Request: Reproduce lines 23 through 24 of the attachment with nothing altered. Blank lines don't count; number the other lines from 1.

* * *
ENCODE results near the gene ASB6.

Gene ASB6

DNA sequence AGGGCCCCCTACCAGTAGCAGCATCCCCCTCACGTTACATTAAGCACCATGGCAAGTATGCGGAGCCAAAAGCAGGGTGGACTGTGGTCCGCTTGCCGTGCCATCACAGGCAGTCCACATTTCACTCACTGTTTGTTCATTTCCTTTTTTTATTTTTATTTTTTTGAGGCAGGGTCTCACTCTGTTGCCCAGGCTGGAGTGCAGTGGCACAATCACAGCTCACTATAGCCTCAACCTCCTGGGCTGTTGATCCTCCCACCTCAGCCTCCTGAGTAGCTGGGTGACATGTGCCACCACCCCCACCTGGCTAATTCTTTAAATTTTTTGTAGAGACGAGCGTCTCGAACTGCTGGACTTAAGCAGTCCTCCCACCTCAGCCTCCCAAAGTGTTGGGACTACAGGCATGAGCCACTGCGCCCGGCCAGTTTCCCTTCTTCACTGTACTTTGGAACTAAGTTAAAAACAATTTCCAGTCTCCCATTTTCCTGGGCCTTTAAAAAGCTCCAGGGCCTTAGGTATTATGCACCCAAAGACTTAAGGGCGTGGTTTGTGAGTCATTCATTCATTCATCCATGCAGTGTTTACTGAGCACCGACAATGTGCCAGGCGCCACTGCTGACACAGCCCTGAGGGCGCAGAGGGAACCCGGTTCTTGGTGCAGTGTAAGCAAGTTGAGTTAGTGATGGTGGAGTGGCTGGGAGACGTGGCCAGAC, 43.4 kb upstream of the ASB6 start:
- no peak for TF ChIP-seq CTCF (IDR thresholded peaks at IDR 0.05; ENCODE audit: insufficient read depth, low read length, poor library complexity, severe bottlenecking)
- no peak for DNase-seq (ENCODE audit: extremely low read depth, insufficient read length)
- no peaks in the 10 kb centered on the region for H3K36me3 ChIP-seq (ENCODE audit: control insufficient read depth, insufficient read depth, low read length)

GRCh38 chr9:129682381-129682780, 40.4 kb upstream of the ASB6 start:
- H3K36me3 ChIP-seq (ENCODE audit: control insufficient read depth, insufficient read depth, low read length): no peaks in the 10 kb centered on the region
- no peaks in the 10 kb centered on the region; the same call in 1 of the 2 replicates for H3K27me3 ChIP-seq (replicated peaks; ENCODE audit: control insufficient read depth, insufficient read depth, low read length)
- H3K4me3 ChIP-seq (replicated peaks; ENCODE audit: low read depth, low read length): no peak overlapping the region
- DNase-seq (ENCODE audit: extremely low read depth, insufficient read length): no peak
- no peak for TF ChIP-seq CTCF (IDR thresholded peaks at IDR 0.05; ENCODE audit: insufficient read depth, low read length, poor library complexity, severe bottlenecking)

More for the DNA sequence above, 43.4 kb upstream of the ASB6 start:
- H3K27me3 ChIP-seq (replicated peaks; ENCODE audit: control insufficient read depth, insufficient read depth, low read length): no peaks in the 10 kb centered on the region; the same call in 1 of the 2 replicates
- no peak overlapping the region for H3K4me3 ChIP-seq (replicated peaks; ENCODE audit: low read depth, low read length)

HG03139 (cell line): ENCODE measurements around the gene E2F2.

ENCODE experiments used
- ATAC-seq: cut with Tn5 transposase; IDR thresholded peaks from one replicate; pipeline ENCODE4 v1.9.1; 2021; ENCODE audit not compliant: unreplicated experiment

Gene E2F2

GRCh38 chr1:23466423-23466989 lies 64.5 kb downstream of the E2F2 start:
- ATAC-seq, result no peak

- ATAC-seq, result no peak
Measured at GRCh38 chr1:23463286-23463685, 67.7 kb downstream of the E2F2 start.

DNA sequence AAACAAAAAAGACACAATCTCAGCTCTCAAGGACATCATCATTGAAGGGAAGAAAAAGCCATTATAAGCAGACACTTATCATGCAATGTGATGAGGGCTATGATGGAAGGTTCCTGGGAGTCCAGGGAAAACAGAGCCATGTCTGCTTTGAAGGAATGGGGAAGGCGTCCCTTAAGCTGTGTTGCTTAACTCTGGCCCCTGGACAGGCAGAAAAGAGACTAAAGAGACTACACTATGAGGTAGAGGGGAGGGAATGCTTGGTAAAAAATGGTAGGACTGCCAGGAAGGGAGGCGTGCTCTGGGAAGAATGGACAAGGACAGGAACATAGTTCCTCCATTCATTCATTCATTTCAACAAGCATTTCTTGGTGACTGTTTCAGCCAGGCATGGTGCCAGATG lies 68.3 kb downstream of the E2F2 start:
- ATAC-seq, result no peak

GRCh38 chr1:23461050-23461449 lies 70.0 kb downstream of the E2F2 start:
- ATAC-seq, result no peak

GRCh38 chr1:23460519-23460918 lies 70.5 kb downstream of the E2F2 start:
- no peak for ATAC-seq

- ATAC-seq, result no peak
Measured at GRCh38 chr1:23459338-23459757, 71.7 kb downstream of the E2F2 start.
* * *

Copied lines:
Measured at GRCh38 chr1:23463286-23463685, 67.7 kb downstream of the E2F2 start.

DNA sequence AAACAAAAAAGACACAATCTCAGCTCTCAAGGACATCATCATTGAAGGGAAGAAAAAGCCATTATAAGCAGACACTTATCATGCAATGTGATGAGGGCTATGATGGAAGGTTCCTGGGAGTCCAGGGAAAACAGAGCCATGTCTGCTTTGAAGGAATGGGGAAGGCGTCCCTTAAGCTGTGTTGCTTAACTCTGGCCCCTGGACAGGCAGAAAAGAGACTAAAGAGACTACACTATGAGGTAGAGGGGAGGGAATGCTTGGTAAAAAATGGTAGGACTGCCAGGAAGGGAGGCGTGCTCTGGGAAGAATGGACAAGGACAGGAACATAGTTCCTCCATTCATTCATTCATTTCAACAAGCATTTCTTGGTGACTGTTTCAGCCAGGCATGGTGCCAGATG lies 68.3 kb downstream of the E2F2 start: